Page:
Chelsey Brooke: Yeah, it really speaks to how introverted women would be kind of at a double disadvantage because they are going against the cultural norm that we expect of women, too, is to be very social, energetic, talkative. They’re supposed to get people together and do the group meetings and want to be involved in that. And introverts, a lot of times, so if they talk about what they’re doing or what they’re working on or their successes or achievements — that they’re bragging, and they never want to appear that way. So I have kind of a three step process that I work with introverted women on how they can advocate for themselves authentically in the workplace. And the first thing to learn how to do that is to understand yourself. That’s why I speak so much on understanding how your brain works and why you think, act and feel the way you do, because knowledge really is power in that regard. And then, two, educating others that who you are, that that’s perfectly OK. I know for me as an introvert, if I am prepared and knowledgeable at something, then I feel so much more authentic, and I feel so much more confident in advocating that to other people. And it’s really not that you have to go and be bold and brazen like we think of when we think of someone advocating for something, it’s just being yourself and making that OK — you can participate in group meetings by taking awesome notes and then sending follow-up emails. You can really shine in different ways that maybe an extrovert wouldn’t, but introverts are sitting back, and they can focus, they can process information so deeply, and they tend to be organized and dependable and consistent and all of these other strengths. And that’s actually my last point that I work with introverted women on — to advocate for themselves, to work with your strengths instead of against them. Don’t feel like you need to make excuses for who you are or just put on your extroverted facade and get through the day. It’s OK to be who you are and to work with your strengths instead of feeling like you need to be somebody else.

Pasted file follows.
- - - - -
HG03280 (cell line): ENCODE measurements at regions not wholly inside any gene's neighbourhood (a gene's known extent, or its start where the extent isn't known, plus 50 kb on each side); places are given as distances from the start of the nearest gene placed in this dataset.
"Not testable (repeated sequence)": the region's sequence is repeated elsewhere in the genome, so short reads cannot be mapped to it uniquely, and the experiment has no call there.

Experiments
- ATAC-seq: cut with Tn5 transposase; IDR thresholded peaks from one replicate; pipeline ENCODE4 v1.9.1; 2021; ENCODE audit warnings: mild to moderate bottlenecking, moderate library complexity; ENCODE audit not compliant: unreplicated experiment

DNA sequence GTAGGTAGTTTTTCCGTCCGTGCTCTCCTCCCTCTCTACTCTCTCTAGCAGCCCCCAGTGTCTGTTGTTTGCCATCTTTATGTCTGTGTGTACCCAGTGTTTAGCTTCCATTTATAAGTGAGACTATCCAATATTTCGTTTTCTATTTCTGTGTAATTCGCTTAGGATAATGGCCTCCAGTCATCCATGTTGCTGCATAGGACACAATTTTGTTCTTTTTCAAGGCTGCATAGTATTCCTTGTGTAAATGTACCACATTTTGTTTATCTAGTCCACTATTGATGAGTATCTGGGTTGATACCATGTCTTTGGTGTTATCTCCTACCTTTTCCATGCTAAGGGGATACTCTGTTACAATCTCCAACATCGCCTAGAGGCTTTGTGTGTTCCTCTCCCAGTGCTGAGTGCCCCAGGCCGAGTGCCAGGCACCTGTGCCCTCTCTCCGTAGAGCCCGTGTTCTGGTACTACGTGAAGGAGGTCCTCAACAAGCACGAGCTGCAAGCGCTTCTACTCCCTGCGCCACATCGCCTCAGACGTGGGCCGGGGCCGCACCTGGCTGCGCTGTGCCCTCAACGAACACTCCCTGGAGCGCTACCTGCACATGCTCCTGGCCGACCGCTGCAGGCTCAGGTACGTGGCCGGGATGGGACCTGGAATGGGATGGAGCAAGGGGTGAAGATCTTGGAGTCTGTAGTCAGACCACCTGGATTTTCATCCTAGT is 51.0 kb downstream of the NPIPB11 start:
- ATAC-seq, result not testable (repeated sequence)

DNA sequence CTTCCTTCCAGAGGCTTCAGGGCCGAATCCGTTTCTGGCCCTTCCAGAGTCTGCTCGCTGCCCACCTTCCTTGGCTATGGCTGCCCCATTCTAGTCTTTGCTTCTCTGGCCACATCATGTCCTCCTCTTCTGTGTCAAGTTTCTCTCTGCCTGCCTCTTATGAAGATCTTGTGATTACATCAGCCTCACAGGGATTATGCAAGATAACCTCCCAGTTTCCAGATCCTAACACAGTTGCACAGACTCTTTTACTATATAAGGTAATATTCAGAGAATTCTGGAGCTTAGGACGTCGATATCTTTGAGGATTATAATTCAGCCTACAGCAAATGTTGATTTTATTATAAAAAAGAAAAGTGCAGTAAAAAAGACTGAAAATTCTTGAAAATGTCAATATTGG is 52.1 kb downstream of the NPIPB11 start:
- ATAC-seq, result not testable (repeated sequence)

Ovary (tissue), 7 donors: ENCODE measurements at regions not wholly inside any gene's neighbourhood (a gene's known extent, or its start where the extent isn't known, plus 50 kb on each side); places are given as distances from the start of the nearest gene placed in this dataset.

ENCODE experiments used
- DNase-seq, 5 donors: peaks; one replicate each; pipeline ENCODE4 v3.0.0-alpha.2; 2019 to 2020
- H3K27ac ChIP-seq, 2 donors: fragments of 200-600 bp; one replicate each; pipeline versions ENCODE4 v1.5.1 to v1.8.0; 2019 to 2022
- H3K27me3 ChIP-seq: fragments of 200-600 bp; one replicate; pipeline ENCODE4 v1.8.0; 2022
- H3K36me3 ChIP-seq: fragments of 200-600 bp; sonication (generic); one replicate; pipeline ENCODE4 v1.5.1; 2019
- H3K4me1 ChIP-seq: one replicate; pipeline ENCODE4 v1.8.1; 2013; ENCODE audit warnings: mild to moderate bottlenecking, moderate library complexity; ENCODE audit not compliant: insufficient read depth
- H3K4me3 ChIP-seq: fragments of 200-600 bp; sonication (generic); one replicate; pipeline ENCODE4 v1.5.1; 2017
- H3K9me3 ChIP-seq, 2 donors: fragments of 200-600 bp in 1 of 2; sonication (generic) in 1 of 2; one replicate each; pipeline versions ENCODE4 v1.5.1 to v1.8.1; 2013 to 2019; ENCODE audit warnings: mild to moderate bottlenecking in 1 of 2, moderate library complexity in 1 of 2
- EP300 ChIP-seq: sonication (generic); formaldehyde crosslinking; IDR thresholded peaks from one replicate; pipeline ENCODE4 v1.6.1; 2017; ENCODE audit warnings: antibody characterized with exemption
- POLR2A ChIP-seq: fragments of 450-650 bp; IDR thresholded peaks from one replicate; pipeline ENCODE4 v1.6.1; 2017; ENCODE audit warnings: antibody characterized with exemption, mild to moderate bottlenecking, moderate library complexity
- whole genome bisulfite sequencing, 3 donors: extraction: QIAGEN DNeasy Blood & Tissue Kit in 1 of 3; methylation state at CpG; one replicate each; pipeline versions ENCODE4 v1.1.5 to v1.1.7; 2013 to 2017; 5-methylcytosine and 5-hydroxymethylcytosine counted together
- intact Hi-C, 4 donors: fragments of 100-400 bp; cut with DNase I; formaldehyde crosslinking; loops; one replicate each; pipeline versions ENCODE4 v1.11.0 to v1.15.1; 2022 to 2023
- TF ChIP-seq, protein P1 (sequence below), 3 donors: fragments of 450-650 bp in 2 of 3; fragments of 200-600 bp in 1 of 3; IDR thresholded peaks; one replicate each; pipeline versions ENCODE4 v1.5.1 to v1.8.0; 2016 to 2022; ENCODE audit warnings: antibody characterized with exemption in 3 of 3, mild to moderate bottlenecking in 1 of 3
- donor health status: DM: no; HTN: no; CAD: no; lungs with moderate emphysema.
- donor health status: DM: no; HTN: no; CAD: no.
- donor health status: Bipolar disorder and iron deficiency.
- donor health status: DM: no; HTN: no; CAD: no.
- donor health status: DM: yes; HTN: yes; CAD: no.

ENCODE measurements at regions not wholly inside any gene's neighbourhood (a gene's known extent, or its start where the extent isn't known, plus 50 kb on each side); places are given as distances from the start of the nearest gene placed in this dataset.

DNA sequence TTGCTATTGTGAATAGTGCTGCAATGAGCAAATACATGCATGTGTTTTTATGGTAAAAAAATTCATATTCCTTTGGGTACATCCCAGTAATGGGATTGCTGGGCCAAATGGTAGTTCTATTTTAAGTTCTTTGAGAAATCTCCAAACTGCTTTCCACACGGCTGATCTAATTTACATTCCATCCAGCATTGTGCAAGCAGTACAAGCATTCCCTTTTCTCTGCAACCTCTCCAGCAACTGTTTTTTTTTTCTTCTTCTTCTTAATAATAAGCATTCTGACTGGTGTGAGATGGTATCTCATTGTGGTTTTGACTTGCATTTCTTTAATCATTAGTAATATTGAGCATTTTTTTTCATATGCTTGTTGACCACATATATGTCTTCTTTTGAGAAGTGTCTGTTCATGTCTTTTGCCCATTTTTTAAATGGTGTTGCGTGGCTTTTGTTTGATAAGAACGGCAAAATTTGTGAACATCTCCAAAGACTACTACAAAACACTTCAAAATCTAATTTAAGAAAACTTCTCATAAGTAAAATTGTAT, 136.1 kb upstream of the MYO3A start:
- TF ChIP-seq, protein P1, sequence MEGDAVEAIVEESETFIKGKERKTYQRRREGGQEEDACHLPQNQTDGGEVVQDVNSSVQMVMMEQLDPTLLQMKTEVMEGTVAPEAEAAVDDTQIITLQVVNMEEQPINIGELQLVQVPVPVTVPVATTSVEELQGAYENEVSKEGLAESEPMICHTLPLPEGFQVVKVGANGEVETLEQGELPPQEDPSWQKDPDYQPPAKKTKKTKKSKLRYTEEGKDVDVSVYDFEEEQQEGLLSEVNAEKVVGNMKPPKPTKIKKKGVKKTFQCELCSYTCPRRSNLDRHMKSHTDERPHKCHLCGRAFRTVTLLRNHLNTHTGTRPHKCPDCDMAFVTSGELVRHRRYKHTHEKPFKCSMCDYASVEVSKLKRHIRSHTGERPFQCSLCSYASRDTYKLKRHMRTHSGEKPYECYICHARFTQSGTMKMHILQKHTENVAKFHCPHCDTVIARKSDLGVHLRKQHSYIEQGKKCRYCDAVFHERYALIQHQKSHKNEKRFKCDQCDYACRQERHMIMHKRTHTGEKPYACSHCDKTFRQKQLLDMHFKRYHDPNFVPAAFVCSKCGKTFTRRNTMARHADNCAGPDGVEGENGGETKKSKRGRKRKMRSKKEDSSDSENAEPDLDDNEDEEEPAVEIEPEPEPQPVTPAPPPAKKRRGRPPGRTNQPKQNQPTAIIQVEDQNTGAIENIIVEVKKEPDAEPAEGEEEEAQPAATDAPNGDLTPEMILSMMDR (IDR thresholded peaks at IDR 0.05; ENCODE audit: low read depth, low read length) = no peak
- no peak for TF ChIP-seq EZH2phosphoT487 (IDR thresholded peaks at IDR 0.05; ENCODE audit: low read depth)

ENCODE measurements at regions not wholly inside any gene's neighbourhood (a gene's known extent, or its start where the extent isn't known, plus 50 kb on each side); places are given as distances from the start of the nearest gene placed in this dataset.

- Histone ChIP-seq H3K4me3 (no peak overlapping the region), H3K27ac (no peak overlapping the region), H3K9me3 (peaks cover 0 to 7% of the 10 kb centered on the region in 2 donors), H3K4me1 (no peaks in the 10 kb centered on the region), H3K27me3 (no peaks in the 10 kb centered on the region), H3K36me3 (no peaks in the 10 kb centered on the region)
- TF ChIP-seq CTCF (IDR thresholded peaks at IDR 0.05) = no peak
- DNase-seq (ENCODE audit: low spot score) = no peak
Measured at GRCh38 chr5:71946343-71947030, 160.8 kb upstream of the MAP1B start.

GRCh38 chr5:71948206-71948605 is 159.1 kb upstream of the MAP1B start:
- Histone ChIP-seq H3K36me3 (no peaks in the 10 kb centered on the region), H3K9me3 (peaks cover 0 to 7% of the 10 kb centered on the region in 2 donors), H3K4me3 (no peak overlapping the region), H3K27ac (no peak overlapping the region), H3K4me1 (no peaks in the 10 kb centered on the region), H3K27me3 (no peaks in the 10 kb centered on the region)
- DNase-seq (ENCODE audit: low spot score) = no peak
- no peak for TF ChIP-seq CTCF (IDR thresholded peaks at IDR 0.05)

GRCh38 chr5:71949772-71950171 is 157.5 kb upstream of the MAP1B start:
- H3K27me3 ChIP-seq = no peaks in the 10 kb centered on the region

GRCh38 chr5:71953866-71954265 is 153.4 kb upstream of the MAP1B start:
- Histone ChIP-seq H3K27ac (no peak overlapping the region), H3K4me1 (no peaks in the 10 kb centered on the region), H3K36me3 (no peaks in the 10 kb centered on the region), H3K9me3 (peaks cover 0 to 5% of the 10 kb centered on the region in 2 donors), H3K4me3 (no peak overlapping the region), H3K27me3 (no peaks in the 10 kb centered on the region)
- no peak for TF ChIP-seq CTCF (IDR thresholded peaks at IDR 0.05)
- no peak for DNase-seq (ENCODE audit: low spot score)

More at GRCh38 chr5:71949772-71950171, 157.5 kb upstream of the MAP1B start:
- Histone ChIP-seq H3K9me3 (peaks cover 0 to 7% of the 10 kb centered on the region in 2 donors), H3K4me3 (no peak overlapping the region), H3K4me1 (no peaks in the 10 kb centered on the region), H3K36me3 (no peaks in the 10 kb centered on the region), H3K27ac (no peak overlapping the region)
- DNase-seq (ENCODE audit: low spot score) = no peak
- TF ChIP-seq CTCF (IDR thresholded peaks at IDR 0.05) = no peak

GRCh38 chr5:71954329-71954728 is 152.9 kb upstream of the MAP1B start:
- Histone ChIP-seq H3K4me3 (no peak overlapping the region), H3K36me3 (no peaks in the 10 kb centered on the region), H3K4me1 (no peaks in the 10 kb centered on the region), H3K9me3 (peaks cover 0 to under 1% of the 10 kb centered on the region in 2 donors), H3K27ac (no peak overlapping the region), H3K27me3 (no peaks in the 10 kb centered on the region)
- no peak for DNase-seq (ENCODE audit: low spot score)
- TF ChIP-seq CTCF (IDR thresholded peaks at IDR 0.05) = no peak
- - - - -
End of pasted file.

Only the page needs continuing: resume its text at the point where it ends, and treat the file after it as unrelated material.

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Gabe Howard: And we’re back discussing introversion with Chelsey Brooke. Let’s build on advocating for yourself in the workplace a little bit. When you think of the average introvert — how can they advocate for themselves authentically in the workplace and not come off as, you know, bragging or being too aggressive or, you know, in the case of women, they often get called, you know, the B word and all they’re doing is advocating for their own position.